D.J. Reader was intrigued by how aggressive the Cincinnati Bengals pursued him as a free agent following four years with the Houston Texans.
It helped they were providing the best offer, monetarily speaking, but at the time, it just felt good to be so wanted, especially as a former fifth-round draft pick. A little later in the process, it dawned on Reader how big of a deal it was that the Bengals were willing to make him the NFL’s highest paid player at the nose tackle position.
Cincinnati hasn’t traditionally gone outside the organization to shell out cash on the free agent market. However, those in the front office and coaching staff that he spoke to assured him they were doing things differently. Reader comes on a four-year, $53 million deal that he agreed to March 17, marking the beginning of a busy free-agent period for the Bengals, who officially announced Reader’s signing Wednesday along with seven others.
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“Not really knowing much about the organization prior to this, I didn’t really think about it being unusual,” Reader said in a phone interview Tuesday. “I just came to the realization afterward, like kind of just thinking about it and thinking about my recent years playing. I was like, ‘Dang, you know, they really haven’t (been active in free agency). I couldn’t think of too many people they had signed, so I was like, ‘Aw, man, I guess times are different.’
“They are sticking true to their word. They said they want to do things differently. They’ve been doing it a certain way, so now they are going about it a little different way. The whole plan might not be different, but they are switching up some things, still true to what they said they were going to do when they made that phone call.”
Reader, the Texans’ fifth-round draft pick out of Clemson in 2016, was feeling like it was time to try something new. After serving mostly as a rotational defensive lineman as a rookie, he emerged as a full-time starter in 2017 and totaled 154 tackles and 6.5 sacks over the last four seasons, including a career year in 2019 when he amassed 52 tackles and 2.5 sacks.
An elite interior lineman who applies more pressure than the statistics show, Reader was ready to take the next step toward being a better leader. Cincinnati provides that opportunity, he said.
“It’s a young team with some good pieces, and it just gives me a chance to really expand my ability as a player, to go somewhere and get a chance to be a leader and be a part of something special and just be in a good place,” Reader said. “I knew I was in a good locker room, just going to another good locker room with young staff. I was excited. I was excited to see what new journey would take off in my life. I felt like I kind of needed that.”
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The 6-foot-3, 347-pound defensive tackle wasn’t put off by the Bengals’ 2-14 finish last year in Zac Taylor’s first season at the helm. He had watched film and saw enough to believe they could be better, especially with the help of the top pick in the draft and what they said they wanted to do in free agency.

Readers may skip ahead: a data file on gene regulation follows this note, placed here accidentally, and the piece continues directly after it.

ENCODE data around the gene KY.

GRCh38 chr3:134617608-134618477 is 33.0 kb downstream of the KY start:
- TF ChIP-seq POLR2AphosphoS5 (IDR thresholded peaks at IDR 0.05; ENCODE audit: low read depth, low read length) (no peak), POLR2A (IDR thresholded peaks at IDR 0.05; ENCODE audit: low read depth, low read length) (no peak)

Now after seeing who else the Bengals brought in, guys like Saints safety Vonn Bell and Vikings cornerback and fellow Clemson product Mackensie Alexander, Reader is even more excited.
“They were recruiting in free agency, and I think they told all of us recruits the same thing — they want to go out and get guys who could come in and make a difference,” Reader said. “I feel like they did it right by going out and getting guys, and I know they are still doing that, but I feel like watching the film, you saw they had flashes and could be a good team, whether it was the injury bug or things just didn’t go their way. We know how this game goes. They weren’t what the record showed exactly.”
With travel restrictions and the NFL prohibiting in-person meetings because of COVID-19 concerns, Reader leaned mostly on what the Bengals had to say and his own research. He was familiar with defensive line coach Nick Eason because of his ties to Clemson as a former player there; however, he didn’t personally know many of the players aside from 2019 draftee Germaine Pratt and 2018 fifth-round pick Andrew Brown.
Reader said he looks forward to playing alongside Geno Atkins, as someone he’s followed throughout his career, but the first time he meets a lot of his teammates could end up being on FaceTime or Zoom.
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“It was weird,” Reader said. “It was a bunch of back and forth phone calls between a good amount of people, just thinking about it and just taking pros and cons from each place. … It was kind of like, you can’t really say no. Sometimes the man upstairs speaks to you and tells you to go somewhere, and that might not be exactly like what you thought it was at first, but you start buying in, and you’re like, ‘Dang, this is a really cool experience.’ That’s what it turned into for me. It was just weird because I’ve never been there or spent time there, so it’s hard to lean on something you haven’t been able to put your hands on and grab and see and make your own fair judgement on.”
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